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Barack Obama's presidency

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Posturing on the PanAm 103 'Bomber'

By William Blum
September 2, 2010

Editor’s Note: One of the most galling things about the mainstream U.S. news media is how it evades difficult truths that run counter to the conventional wisdom, no matter how obviously misguided. That’s especially true when some despised group is implicated.

Evidence and reason find no place in the process when, say, the villain is a Libyan and some “official” finding – no matter how blatantly wrongheaded – has deemed the villain guilty, as William Blum discusses in the case of the “convicted” Pan Am 103 bomber:

The British government recently warned Libya against celebrating the one-year anniversary of Scotland's release of Abdel Baset al-Megrahi, the Libyan who's the only person ever convicted of the 1988 blowing up of PanAm flight 103 over Scotland, which took the lives of 270 largely Americans and British.

Britain's Foreign Office has declared: "On this anniversary we understand the continuing anguish that al-Megrahi's release has caused his victims both in the U.K. and the U.S. He was convicted for the worst act of terrorism in British history. Any celebration of al-Megrahi's release would be tasteless, offensive and deeply insensitive to the victims' families."

John Brennan, President Obama's counter-terrorism adviser, stated that the United States has "expressed our strong conviction" to Scottish officials that Megrahi should not remain free.

Brennan criticized what he termed the "unfortunate and inappropriate and wrong decision" to allow Megrahi's return to Libya on compassionate grounds on Aug. 20, 2009 because he had cancer and was not expected to live more than about three months.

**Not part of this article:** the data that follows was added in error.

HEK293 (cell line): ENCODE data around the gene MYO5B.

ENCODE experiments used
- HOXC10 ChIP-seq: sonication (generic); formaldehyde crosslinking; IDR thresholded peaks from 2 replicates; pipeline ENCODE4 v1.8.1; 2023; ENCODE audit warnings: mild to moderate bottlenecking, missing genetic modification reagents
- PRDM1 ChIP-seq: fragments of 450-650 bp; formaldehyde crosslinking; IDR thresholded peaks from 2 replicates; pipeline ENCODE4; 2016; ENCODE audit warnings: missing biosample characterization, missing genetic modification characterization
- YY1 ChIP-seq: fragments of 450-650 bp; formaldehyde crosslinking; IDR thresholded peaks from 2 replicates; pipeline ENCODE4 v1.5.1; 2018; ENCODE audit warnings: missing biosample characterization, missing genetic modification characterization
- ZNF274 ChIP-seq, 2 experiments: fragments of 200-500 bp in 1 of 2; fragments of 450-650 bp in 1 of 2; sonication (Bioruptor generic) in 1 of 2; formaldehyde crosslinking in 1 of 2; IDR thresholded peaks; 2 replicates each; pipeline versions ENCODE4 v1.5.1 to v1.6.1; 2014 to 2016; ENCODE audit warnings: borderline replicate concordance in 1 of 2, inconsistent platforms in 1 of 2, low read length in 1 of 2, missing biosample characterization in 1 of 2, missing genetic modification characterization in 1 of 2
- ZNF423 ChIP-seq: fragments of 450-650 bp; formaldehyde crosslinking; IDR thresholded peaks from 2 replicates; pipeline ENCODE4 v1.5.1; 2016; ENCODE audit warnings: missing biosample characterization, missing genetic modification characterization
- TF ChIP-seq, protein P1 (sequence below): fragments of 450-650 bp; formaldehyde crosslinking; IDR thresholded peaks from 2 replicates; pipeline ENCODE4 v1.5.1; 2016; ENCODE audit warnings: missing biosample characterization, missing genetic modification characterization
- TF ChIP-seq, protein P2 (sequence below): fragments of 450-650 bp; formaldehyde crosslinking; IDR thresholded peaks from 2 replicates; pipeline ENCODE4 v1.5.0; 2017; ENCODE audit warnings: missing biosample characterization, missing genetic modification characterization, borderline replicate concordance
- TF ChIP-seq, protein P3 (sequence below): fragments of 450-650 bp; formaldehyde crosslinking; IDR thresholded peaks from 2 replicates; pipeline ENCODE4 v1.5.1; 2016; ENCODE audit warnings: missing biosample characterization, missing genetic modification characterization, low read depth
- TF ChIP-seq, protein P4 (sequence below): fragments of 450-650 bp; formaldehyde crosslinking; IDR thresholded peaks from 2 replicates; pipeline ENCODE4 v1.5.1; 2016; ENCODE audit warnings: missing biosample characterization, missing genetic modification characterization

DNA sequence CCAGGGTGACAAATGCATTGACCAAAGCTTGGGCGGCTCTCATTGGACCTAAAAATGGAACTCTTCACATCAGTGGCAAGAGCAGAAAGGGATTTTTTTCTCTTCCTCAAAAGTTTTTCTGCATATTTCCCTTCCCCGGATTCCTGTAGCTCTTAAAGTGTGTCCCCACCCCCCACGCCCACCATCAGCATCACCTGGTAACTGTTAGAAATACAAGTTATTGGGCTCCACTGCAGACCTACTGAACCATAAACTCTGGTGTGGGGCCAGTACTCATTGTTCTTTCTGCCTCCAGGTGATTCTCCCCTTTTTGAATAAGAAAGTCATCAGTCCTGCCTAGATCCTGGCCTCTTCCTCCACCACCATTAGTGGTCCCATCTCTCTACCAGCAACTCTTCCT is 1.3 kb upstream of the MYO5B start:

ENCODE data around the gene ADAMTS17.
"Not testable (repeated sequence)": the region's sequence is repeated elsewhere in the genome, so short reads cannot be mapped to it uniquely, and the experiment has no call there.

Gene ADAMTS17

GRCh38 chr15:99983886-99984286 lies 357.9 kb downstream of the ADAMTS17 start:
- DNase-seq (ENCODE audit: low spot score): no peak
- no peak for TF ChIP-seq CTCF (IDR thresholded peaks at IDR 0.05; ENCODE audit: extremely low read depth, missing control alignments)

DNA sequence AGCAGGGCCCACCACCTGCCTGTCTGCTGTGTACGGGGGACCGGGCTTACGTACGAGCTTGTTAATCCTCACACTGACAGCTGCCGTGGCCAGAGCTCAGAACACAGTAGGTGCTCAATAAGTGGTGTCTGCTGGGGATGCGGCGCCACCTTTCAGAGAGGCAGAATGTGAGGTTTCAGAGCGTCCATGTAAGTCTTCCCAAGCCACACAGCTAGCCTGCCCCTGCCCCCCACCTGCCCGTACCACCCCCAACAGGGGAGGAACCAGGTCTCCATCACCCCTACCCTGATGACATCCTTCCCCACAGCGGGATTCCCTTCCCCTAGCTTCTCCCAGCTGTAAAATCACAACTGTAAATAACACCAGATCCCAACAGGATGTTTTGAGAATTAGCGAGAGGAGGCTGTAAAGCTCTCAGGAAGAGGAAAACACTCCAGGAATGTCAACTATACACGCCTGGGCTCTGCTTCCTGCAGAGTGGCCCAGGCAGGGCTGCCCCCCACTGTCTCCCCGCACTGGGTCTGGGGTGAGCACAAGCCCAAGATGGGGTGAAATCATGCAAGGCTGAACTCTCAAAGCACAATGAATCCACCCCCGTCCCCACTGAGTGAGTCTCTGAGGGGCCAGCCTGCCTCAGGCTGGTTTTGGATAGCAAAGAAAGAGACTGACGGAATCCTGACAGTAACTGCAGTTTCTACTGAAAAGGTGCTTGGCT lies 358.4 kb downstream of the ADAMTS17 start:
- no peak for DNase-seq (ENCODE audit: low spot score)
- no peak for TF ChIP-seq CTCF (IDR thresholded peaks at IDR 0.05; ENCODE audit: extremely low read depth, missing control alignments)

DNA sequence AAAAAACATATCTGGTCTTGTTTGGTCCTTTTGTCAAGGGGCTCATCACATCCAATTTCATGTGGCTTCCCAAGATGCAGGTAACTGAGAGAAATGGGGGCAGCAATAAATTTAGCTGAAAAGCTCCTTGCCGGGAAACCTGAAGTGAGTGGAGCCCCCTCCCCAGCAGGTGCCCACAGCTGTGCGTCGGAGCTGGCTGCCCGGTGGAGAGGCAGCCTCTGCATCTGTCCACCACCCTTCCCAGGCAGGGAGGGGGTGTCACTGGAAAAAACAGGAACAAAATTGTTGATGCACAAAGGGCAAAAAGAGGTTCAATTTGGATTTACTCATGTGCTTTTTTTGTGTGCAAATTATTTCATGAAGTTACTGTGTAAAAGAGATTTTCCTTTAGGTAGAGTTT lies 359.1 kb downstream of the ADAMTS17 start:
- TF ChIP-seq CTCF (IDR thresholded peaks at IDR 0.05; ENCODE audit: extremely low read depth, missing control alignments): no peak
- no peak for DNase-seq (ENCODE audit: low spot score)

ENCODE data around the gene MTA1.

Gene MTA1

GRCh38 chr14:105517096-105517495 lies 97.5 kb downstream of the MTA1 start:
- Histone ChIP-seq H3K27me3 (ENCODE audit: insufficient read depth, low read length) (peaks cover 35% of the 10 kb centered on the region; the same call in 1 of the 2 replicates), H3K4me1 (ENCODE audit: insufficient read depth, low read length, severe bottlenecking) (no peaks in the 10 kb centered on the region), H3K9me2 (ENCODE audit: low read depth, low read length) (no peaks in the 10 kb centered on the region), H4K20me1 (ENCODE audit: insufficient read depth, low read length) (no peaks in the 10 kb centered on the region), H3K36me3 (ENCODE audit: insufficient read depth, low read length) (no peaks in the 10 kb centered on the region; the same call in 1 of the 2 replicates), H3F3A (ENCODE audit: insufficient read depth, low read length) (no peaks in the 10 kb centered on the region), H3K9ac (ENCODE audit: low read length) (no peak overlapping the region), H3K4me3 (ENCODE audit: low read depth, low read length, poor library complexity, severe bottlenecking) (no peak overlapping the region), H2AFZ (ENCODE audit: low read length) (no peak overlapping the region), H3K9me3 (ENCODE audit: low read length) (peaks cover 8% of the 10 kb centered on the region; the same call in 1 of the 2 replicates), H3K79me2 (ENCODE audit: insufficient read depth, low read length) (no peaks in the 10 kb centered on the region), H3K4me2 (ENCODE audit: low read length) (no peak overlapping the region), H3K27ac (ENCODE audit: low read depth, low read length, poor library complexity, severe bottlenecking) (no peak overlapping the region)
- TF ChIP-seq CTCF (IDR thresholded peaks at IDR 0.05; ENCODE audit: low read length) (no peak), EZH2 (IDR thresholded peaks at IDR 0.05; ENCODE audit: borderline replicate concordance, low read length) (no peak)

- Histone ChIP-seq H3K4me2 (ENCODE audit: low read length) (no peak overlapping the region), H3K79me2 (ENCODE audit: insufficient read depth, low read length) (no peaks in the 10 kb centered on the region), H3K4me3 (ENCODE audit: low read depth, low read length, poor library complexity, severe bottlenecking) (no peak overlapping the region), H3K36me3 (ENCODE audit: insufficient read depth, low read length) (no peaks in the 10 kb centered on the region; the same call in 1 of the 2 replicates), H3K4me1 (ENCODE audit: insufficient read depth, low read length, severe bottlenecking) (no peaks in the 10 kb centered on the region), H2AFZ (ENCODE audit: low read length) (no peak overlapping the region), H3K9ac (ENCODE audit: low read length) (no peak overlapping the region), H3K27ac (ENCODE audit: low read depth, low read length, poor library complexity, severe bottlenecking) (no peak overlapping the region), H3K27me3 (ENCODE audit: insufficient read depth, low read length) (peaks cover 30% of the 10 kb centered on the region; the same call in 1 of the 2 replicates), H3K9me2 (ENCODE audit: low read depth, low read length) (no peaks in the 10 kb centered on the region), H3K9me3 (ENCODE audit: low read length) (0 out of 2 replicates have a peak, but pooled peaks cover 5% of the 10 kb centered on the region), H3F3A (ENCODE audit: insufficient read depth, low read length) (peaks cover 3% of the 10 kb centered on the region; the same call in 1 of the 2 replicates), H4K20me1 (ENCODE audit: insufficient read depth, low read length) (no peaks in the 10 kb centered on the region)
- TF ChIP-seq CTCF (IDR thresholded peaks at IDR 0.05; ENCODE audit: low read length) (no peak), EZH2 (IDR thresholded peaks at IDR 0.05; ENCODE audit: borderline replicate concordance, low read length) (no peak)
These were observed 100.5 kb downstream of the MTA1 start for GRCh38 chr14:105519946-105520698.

Secretary of State Hillary Clinton issued a statement saying that the United States "continues to categorically disagree" with Scotland's decision to release Megrahi a year ago.

"As we have expressed repeatedly to Scottish authorities, we maintain that Megrahi should serve out the entirety of his sentence in prison in Scotland."

The U.S. Senate has called for an investigation and family members of the crash victims have demanded that Megrahi's medical records be released. The Libyan's failure to die as promised has upset many people.

But how many of our wonderful leaders are upset that Abdel Baset al-Megrahi spent eight years in prison despite the fact that there was, and is, no evidence that he had anything to do with the bombing of flight 103?

The Scottish court that convicted him knew he was innocent. To understand that just read their 2001 "Opinion of the Court," or read my analysis of it. [See’s “Pam Am 103 Verdict: Justice or Politics?” and the followup, "Ignoring the Truth about Lockerbie."]

As to the British government being so upset about Libya celebrating Megrahi's release — keeping in mind that it strongly appears that UK oil deals with Libya played more of a role in his release than his medical condition did — we should remember that in July 1988 an American Navy ship in the Persian Gulf, the Vincennes, shot down an Iranian passenger plane, taking the lives of 290 people; i.e., more than died from flight 103.

And while the Iranian people mourned their lost loved ones, the United States celebrated by handing out medals and ribbons to the captain and crew of the Vincennes.

The Vincennes shoot-down had another likely consequence: It appears to have inspired Iran to take revenge in December of that year, financing the operation to blow up PanAm 103 (likely carried out by the Popular Front for the Liberation of Palestine –- General Command).

Though the Libyans were the favored villains of the day, there is no real evidence that they – and Megrahi – had anything to do with the attack.

William Blum is the author of Killing Hope: US Military and CIA Interventions Since World War 2; Rogue State: A Guide to the World's Only Superpower; West-Bloc Dissident: A Cold War Memoir; Freeing the World to Death: Essays on the American Empire. Portions of the books can be read, and signed copies purchased, at This article was originally published in Blum's Anti-Empire Report.

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